16 Apr Q&A: Coronavirus Means City Workers “Are Busier Than Ever”
Interview, Malcolm Marshall
Editor’s Note: Richmond City Manager Laura Snideman spoke with Richmond Pulse about how the city is responding to some of the challenges caused by the coronavirus.
Richmond Pulse: First of all, how are you and your family doing?
Laura Snideman: We’re doing OK. Thank you for the question.
I think what’s interesting in this event is that a lot of folks have been worried about getting cabin fever and not having enough to do. But city workers, we are busier than ever actually trying to adjust to a lot of things, react to changing circumstances and continue to provide all the essential services.
RP: How is the city maintaining essential services to the public during this crisis?
LS: We have been able to maintain all essential services this entire time so far. And that includes, obviously police and fire response, but also keeping our parks and our streets clean and in good repair. We’re also working still on key projects such as the development of the annual budget. And that annual budget process has become more difficult right now. Our annual budget starts in July. We do expect some revenue losses due to COVID-19 and the shelter-in-place order.
RP: Can you talk more about projected financial losses to the city and the challenges the city may face down the road?
We’re trying to estimate those losses. We also expect that the losses are primarily going to be in the sales tax area, at least initially. In addition to those revenue losses, I’m sure you’re probably aware the city of Richmond has actually had a structural deficit for a number of years. So having that structural deficit to address now layering with COVID, we have a compounded situation and next fiscal year is going to be a challenge.
We are starting the planning process to take as many proactive steps as possible to address those budget challenges. Again, we only have initial data; we’re in the preliminary planning stages. But just things that we are considering include trying to make sure that we support our local businesses as best as possible. And that right now includes trying to make sure they can get connected with state and federal resources.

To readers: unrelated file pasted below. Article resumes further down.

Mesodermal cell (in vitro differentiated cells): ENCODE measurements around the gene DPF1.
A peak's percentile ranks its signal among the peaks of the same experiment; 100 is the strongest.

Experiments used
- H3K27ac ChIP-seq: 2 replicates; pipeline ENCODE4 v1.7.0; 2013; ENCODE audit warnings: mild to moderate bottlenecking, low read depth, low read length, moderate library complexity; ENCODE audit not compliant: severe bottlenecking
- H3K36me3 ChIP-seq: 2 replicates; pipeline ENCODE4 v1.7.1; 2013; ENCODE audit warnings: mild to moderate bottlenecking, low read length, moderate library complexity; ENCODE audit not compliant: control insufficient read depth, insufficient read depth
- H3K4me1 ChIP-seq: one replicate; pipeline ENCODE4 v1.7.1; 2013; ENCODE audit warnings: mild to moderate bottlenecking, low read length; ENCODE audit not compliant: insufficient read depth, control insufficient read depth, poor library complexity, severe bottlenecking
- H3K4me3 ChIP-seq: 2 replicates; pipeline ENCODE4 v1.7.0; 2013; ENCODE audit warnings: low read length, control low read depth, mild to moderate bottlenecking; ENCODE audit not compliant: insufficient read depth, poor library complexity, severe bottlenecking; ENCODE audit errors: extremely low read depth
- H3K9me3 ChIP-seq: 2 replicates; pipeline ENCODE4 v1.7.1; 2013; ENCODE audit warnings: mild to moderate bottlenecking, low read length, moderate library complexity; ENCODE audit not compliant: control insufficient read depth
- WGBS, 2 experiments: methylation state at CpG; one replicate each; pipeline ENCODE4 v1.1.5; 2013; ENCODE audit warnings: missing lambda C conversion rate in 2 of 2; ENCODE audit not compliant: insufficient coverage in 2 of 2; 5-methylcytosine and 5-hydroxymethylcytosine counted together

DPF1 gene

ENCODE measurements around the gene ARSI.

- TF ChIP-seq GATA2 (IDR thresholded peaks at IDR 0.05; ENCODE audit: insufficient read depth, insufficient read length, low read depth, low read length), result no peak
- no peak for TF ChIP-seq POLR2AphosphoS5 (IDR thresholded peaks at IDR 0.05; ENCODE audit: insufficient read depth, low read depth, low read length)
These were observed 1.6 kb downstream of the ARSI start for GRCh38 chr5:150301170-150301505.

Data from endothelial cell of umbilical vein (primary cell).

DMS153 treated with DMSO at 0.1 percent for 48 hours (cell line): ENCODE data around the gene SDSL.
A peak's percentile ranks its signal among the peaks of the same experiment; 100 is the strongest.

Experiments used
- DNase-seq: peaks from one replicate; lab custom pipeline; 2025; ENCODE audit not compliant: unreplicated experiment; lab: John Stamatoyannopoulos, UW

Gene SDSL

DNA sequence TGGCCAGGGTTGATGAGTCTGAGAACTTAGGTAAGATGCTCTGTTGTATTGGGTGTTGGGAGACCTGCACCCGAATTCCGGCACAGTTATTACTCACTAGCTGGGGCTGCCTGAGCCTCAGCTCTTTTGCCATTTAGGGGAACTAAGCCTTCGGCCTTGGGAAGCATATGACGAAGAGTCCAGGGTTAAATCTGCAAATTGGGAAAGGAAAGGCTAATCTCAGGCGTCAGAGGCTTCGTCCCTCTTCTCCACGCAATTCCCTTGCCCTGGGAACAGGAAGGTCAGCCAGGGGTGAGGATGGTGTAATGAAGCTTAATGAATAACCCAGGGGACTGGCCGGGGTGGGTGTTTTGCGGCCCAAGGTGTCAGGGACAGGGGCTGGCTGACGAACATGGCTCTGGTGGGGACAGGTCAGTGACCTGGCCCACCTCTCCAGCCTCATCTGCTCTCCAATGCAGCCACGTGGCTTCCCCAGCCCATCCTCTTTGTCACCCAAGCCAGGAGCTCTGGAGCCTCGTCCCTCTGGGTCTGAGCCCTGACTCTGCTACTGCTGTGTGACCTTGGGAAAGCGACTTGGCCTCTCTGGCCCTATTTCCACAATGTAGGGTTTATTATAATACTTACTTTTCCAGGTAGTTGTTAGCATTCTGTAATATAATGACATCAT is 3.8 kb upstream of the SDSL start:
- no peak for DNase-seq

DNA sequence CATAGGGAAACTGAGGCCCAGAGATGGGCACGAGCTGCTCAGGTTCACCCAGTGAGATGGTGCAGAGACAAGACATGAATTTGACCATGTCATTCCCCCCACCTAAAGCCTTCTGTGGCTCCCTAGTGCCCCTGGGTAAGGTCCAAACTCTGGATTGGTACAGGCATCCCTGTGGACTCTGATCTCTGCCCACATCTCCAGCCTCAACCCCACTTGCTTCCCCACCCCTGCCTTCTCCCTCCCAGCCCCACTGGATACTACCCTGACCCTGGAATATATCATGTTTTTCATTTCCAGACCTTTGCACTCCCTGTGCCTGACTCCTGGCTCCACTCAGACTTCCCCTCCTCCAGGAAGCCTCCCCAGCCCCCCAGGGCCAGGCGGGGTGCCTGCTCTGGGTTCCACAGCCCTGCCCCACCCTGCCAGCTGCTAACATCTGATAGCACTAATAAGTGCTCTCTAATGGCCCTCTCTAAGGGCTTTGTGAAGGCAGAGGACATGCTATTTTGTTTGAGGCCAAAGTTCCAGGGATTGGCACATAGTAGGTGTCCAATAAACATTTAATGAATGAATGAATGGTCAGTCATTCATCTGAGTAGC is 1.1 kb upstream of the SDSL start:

We also are looking at starting a community fund that people could donate to that could provide some financial support for our community. We want to, throughout this entire process over the next few months, we want to really be working with our community partners, such as the business groups, our employee bargaining groups. There’s all kinds of great groups to try and help identify solutions to the budget challenges that we’re probably going to be facing. We’re also applying for grants, new and additional grants, that might be available, particularly for things like getting people back to work, helping people be able to find jobs and help businesses deal with to hire.
And we’ll also be looking for new revenue sources. That’s something that we need to do no matter what. Regardless of the COVID-19 situation.